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The Disarming Honesty of Big Oil
Commentary: Peter Bale looks at how really Big Oil treats ambitions to cut carbon emissions.
By Peter Bale
(About the author: Peter Bale is a London-based journalist currently working under coronavirus lockdown in his native New Zealand. He’s worked for Reuters, the Financial Times, The Times, CNN, Microsoft and the Center for Public Integrity, among others.)
AUCKLAND, NEW ZEALAND (Callaway Climate Insights) — One thing that Exxon, Chevron and Saudi Arabia can be relied upon for is to remain true to type and tradition and cut through any bull about what they care about: oil and the easy money to be made from oil without consequence.
In what isn’t a bad test run for the theory that the world might change, and capitalism become more caring after we recover from the Covid-19 crisis, it’s educational to look at how really Big Oil treats ambitions to cut carbon emissions.
BP showed it may be big — but not really Big Oil — with its declaration last month (Financial Times) that it would aim to cut its carbon emissions to net zero by 2050 or sooner. It was a kind of statement of intent by newly-appointed Chief Executive Bernard Looney. Not about dividends, buybacks or greater exploration — but about environmentalism.
“The world’s carbon budget is finite and running out fast,” said Looney. “We need a rapid transition to net zero.”
But how real is that promise or those of other oil companies to do the same, let alone entire countries? After all, British Prime Minister Boris Johnson — not exactly famous for sticking to his word — loftily promised the United Kingdom would achieve net zero by 2050. In New Zealand, the goal has been put into legislation making expansion of its fossil fuel industry virtually illegal and winning the praise of environmental activists.
Exxon (XOM) and Chevron (CVX) were refreshingly honest in their assessments of their smaller, greener competitors.
Exxon Chief Executive Darren Woods said he’d avoid a “beauty match, a beauty competition” with BP and other oil companies. As so often with the oil majors, he suggested advances would come from emerging technologies.
He also took a swipe at the methods rivals used to reduce their own carbon loads: “We think about this on a global scale. Individual companies hitting targets and then selling assets to another company so that their portfolio has a different carbon intensity has not solved the problem for the world. It hasn’t made a dent in it. And in some cases, if you’re moving to a less effective operator, you’ve actually made the problem worse.”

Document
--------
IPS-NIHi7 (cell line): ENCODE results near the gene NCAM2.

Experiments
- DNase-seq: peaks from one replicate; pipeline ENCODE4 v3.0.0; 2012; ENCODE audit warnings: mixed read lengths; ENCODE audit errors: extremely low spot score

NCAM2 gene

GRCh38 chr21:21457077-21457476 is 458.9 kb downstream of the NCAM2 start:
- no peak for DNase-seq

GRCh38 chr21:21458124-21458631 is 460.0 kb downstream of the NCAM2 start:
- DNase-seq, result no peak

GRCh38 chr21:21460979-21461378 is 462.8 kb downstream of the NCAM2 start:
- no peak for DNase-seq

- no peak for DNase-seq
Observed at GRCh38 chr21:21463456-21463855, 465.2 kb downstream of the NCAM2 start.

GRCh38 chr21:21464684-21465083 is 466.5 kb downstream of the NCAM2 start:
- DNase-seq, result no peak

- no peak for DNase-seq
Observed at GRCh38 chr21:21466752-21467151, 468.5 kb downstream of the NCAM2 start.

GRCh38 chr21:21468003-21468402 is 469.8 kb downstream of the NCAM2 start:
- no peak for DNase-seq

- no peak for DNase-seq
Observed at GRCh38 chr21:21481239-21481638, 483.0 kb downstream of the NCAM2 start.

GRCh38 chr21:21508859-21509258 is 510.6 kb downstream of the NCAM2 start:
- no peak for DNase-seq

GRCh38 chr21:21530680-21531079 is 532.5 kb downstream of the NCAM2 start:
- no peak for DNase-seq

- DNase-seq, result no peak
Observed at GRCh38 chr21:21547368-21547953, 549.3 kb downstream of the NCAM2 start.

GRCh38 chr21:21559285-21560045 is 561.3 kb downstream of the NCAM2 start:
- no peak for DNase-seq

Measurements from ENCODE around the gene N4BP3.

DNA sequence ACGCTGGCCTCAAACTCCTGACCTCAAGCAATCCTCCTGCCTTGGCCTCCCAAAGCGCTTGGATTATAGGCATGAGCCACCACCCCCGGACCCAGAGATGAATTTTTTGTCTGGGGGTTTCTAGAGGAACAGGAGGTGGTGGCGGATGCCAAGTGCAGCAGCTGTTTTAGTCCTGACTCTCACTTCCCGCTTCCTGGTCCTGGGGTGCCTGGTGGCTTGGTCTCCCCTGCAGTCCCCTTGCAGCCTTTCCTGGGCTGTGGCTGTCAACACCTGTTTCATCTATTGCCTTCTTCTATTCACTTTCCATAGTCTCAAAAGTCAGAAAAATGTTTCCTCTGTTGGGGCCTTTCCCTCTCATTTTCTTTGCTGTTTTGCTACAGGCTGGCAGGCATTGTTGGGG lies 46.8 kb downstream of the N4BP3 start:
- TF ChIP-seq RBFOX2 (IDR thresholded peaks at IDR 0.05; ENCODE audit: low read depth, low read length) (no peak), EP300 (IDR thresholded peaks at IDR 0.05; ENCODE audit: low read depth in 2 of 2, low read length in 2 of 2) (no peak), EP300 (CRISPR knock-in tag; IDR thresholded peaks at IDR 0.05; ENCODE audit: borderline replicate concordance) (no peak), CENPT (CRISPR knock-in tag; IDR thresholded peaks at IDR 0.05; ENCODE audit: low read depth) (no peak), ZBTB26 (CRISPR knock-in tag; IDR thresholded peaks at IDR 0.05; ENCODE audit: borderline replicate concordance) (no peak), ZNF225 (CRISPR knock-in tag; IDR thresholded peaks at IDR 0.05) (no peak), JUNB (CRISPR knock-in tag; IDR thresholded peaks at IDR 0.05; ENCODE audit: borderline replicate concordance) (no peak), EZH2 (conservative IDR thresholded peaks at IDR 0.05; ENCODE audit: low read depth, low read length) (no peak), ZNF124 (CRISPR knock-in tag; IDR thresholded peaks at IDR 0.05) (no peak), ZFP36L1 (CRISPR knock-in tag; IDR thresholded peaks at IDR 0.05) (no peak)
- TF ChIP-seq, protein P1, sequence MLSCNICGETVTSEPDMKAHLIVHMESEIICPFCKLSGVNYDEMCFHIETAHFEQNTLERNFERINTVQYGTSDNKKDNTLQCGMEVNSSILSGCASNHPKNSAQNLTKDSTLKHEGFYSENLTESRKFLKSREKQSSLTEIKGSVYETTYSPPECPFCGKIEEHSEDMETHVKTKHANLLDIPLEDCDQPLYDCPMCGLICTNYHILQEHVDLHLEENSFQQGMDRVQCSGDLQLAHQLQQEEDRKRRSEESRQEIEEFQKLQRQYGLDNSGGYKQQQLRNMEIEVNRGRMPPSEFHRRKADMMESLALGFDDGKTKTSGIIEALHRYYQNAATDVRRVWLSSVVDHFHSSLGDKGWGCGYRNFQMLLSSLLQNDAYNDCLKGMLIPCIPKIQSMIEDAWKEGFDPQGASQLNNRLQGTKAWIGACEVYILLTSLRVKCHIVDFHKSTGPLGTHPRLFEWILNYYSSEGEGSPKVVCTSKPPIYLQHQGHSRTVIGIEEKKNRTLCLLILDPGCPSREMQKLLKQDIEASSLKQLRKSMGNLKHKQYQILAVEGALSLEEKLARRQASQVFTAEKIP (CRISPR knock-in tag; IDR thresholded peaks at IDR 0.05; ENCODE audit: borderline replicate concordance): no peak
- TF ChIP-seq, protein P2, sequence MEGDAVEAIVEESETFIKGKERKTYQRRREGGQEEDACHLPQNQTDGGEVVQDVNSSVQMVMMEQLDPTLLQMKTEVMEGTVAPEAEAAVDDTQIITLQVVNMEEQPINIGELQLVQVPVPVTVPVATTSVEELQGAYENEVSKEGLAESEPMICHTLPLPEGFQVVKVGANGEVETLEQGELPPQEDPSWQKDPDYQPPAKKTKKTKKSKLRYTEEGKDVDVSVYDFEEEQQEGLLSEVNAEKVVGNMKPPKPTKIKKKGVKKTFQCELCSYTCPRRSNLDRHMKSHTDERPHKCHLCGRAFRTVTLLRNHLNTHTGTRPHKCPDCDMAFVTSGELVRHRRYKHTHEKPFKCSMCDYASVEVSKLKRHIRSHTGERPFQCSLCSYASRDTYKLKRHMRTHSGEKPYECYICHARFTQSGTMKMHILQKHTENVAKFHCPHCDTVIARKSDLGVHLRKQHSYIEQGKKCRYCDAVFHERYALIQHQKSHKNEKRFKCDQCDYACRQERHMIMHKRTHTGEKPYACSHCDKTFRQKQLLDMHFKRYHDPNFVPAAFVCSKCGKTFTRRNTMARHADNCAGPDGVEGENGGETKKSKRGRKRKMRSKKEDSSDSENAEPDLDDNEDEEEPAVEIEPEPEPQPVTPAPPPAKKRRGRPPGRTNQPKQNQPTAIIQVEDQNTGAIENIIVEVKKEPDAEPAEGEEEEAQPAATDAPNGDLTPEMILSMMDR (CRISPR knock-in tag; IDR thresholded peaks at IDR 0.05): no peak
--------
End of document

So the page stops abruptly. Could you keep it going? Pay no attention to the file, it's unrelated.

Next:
Chevron suggests BP and other attempts are pie in the sky.
“Certainly the European companies have made longer-term aspirational commitments,” Chevron Chief Executive Michael Wirth said in March as he launched an $80 billion share buyback. He said Chevron preferred to look at environmental impact through efficiency — measuring reduced emissions per unit of oil and gas production — or emissions intensity. Steps might include cutting flaring on wells and refineries.
Here’s how Chevron explains that concept on its website: “We are committed to managing our greenhouse gas emissions by lowering the company’s carbon intensity at the lowest cost, increasing our use of renewable energy to support our business and investing in the future, targeting breakthrough technologies.”
The BP (BP) promise commits the company to achieve net-zero emissions across its own operations, and BP fuels burnt by its customers. On its website, BP says it’s “re-imagining energy” and explains its net zero promise.
The cynical with long memories may remember a previous BP chief executive re-branding the former British Petroleum as “Beyond Petroleum” — changing its logo to a sunflower — and pledging investment in solar and energy innovation while all the time working around the world as a brave player in oil extraction.
And what of Saudi Arabia in all this? Well, its decision to dramatically increase production just as the world hits the coronavirus crisis and global economic activity grinds to a halt may have put Russia in its place, but it’s also put U.S. fracking-driven operators at risk. Riyadh is playing cynical hardball but there has to be doubt how hard it can play against Washington.